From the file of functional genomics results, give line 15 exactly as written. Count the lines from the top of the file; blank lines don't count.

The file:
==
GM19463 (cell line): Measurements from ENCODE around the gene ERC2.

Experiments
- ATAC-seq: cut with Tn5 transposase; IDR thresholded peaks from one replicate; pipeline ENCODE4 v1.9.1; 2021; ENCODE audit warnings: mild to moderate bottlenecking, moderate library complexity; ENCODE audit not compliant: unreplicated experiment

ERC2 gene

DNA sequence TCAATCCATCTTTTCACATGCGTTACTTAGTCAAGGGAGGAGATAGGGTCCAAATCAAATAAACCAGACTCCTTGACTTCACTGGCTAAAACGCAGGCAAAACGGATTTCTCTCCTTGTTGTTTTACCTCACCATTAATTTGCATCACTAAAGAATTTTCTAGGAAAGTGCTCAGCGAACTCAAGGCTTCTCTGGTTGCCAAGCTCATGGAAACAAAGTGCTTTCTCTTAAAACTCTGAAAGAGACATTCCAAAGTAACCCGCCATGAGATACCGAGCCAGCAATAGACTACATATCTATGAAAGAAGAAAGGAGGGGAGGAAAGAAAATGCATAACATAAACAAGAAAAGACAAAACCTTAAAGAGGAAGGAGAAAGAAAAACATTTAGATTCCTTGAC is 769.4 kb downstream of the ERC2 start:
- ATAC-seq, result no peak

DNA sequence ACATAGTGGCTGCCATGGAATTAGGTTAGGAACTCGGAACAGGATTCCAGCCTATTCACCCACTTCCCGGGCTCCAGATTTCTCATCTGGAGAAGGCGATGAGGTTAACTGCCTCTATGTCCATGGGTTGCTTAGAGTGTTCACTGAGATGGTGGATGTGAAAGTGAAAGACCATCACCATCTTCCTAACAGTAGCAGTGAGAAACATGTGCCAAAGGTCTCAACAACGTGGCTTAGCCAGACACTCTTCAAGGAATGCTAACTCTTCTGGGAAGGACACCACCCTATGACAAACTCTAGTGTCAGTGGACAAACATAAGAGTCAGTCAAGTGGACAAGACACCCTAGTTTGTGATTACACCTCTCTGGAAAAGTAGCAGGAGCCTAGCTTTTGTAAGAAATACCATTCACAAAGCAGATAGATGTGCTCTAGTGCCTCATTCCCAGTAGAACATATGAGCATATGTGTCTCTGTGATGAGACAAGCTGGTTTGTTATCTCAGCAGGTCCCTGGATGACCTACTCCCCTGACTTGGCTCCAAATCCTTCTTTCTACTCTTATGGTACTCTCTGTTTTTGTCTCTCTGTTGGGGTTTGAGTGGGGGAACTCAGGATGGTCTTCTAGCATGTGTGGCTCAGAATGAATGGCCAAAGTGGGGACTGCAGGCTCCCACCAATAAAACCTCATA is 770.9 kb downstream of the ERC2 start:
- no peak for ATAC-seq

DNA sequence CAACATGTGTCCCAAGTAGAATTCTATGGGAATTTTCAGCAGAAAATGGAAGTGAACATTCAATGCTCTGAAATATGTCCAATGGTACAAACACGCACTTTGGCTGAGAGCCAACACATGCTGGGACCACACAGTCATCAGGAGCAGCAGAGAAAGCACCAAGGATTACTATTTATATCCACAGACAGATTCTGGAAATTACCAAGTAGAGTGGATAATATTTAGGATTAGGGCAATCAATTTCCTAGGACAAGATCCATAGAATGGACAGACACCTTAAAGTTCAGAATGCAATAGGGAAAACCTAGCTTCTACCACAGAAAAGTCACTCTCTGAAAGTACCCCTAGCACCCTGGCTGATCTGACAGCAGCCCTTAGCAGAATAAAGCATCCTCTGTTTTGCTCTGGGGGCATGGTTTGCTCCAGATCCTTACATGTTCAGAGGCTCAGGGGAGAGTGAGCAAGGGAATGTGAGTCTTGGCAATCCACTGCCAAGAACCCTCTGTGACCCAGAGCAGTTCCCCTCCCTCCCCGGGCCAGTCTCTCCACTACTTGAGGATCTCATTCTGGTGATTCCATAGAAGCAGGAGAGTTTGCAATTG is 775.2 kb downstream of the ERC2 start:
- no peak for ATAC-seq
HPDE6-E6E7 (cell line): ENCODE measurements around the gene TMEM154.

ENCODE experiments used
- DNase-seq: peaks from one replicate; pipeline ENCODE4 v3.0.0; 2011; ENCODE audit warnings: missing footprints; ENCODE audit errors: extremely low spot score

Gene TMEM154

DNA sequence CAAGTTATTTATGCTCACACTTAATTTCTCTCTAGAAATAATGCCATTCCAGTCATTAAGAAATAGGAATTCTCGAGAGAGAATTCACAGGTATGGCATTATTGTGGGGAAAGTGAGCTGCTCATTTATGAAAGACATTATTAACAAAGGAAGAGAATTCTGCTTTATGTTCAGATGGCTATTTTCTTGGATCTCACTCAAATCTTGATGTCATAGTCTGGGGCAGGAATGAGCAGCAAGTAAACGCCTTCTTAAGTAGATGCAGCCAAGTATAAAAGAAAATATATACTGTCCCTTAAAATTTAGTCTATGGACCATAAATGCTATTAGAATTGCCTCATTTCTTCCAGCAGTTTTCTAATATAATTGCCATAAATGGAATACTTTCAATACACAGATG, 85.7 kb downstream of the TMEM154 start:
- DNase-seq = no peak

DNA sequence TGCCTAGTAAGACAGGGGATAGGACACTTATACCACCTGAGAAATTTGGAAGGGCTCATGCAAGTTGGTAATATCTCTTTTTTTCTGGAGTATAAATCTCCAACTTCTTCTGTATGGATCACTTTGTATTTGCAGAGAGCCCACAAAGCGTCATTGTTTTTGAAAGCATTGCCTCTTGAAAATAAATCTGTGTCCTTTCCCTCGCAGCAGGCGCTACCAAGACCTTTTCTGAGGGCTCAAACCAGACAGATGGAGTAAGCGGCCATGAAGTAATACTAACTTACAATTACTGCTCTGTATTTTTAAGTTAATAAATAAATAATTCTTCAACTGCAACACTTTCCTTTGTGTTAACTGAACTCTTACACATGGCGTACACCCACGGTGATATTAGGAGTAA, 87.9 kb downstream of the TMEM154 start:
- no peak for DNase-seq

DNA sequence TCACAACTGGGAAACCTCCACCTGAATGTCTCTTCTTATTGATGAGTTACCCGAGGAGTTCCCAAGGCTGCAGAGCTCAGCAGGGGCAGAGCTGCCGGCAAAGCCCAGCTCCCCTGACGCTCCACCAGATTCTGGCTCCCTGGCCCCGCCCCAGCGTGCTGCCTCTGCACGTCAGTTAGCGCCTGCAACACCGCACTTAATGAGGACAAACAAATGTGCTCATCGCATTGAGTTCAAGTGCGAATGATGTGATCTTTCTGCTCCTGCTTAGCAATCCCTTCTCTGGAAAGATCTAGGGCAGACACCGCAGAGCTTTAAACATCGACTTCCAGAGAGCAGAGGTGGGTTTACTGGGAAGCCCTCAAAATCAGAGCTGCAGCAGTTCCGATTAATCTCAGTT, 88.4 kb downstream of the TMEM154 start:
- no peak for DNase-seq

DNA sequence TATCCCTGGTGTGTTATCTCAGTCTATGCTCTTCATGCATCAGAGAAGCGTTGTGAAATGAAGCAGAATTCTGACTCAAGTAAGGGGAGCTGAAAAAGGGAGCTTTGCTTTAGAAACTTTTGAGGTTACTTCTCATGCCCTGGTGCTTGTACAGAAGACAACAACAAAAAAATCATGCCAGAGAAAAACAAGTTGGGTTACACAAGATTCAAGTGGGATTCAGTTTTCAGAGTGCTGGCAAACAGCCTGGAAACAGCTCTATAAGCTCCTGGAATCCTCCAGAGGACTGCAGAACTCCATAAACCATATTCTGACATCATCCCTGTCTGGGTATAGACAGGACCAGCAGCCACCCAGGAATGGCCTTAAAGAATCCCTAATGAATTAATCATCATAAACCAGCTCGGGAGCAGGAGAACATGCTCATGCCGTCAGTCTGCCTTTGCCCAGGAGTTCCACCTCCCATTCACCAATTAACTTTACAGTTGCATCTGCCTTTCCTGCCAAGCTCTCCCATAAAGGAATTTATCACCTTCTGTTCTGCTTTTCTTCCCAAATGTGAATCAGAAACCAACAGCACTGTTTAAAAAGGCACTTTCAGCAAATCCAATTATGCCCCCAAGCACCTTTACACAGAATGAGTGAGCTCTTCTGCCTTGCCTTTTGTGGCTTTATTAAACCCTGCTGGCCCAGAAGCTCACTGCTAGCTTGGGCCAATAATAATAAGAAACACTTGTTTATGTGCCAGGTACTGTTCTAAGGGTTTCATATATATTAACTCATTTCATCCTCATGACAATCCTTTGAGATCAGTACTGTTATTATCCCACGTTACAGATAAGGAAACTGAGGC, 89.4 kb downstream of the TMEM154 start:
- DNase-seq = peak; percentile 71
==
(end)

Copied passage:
DNA sequence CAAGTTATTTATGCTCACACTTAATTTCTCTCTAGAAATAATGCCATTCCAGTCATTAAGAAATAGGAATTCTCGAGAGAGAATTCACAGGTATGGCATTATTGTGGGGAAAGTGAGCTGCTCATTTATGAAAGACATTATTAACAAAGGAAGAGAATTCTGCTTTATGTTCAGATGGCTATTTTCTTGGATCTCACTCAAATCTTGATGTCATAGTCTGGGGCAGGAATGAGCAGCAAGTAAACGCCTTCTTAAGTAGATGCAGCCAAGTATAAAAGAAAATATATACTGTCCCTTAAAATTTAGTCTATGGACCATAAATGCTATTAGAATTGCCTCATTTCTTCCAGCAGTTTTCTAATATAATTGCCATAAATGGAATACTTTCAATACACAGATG, 85.7 kb downstream of the TMEM154 start: